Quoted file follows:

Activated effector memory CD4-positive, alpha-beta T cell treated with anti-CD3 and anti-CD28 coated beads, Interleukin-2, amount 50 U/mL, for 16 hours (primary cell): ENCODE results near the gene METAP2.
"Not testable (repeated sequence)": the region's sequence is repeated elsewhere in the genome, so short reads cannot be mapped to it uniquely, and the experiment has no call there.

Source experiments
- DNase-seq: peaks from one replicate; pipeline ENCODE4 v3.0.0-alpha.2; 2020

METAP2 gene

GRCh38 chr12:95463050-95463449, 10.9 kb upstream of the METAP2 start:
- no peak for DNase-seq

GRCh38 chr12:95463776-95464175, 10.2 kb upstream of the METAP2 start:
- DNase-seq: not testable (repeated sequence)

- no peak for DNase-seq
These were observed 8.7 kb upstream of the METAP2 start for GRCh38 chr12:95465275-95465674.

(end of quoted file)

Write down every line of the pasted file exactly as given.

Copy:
Activated effector memory CD4-positive, alpha-beta T cell treated with anti-CD3 and anti-CD28 coated beads, Interleukin-2, amount 50 U/mL, for 16 hours (primary cell): ENCODE results near the gene METAP2.
"Not testable (repeated sequence)": the region's sequence is repeated elsewhere in the genome, so short reads cannot be mapped to it uniquely, and the experiment has no call there.

Source experiments
- DNase-seq: peaks from one replicate; pipeline ENCODE4 v3.0.0-alpha.2; 2020

METAP2 gene

GRCh38 chr12:95463050-95463449, 10.9 kb upstream of the METAP2 start:
- no peak for DNase-seq

GRCh38 chr12:95463776-95464175, 10.2 kb upstream of the METAP2 start:
- DNase-seq: not testable (repeated sequence)

- no peak for DNase-seq
These were observed 8.7 kb upstream of the METAP2 start for GRCh38 chr12:95465275-95465674.